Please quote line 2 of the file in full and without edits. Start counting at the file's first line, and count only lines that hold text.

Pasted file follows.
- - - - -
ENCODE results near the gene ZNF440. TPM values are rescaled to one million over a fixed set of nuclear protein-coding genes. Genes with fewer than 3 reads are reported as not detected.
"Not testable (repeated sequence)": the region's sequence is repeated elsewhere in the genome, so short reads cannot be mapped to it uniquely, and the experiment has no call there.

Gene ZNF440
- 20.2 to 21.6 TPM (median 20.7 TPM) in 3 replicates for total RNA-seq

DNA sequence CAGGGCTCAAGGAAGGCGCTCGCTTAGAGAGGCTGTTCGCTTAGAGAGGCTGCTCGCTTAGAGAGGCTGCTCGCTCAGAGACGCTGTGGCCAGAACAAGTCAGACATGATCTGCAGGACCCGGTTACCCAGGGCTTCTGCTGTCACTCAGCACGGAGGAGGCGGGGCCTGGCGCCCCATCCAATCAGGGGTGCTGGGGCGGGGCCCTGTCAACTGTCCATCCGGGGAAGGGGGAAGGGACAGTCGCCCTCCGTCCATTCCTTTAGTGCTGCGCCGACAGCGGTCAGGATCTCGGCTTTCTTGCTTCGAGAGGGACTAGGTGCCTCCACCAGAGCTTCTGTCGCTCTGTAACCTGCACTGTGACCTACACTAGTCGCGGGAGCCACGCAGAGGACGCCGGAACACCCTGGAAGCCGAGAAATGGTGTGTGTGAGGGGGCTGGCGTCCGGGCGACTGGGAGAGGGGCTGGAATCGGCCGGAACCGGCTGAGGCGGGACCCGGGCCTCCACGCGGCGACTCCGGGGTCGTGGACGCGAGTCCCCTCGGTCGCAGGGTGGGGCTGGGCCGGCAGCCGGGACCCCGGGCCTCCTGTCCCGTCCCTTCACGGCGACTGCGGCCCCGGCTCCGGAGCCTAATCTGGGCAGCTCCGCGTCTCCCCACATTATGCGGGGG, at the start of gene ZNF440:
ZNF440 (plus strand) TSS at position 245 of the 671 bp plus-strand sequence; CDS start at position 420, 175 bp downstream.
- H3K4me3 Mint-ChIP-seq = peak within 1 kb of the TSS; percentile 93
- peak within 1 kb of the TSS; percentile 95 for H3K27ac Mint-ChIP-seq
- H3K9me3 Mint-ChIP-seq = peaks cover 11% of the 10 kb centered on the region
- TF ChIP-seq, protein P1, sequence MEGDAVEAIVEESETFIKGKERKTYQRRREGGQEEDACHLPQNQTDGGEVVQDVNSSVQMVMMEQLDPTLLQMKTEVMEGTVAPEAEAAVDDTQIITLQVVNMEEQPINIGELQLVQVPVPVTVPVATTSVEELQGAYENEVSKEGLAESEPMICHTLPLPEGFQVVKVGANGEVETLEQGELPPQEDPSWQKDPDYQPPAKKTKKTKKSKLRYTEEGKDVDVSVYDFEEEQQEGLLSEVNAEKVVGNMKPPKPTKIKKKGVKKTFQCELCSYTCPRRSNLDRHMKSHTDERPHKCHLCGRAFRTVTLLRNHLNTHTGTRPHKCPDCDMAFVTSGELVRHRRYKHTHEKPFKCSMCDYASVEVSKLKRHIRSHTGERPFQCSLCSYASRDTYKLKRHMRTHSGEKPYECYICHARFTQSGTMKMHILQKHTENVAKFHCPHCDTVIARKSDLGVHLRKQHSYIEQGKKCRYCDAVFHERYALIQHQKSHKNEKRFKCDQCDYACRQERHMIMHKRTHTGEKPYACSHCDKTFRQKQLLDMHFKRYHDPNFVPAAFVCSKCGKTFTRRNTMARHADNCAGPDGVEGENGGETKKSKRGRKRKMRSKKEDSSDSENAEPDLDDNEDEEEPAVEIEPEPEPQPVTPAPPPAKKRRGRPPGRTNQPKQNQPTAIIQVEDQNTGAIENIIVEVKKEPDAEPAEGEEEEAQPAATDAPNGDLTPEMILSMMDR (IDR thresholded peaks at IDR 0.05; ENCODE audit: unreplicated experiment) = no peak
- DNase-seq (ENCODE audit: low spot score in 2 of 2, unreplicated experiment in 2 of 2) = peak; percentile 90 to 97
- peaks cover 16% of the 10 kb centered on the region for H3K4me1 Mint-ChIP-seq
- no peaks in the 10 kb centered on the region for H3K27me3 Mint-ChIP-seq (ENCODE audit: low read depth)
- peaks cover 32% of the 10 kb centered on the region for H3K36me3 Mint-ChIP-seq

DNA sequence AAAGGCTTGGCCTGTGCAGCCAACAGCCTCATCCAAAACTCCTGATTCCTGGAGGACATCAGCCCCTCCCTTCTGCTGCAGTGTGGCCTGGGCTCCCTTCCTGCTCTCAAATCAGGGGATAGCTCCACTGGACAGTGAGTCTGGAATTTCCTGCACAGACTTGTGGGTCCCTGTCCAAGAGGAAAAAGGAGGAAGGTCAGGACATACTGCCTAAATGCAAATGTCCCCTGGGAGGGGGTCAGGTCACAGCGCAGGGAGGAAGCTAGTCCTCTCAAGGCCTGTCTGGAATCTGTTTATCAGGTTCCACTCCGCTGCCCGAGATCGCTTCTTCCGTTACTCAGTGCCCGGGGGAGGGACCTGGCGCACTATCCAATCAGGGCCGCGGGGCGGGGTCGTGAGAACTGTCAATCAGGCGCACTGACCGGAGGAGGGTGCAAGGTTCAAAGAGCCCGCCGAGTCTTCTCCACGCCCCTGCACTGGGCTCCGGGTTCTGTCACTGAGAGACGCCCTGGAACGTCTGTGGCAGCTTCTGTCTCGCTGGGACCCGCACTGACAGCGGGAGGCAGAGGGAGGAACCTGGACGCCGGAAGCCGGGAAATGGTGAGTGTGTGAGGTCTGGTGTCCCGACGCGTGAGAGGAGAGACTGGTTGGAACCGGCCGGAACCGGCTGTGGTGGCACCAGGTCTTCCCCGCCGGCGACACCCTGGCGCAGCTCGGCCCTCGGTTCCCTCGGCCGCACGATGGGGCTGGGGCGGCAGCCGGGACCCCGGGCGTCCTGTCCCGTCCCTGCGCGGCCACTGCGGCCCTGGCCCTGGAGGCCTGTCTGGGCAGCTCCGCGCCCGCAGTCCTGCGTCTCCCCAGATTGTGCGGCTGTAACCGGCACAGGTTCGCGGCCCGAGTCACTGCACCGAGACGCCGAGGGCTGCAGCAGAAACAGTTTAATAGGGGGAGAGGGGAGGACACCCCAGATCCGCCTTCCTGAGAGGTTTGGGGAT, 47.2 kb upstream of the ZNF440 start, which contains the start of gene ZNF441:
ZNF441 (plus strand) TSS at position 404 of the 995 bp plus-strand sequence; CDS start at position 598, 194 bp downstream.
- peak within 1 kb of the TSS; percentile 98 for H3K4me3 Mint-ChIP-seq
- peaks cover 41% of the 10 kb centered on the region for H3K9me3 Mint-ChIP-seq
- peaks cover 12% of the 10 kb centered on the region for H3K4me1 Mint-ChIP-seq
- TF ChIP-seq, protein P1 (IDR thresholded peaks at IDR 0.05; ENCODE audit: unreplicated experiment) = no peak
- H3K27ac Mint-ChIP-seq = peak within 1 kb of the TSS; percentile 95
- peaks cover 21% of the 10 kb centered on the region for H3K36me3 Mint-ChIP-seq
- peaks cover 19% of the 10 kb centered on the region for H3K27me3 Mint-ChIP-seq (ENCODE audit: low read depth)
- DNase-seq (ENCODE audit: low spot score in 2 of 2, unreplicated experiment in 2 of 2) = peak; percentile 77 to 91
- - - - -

"Not testable (repeated sequence)": the region's sequence is repeated elsewhere in the genome, so short reads cannot be mapped to it uniquely, and the experiment has no call there.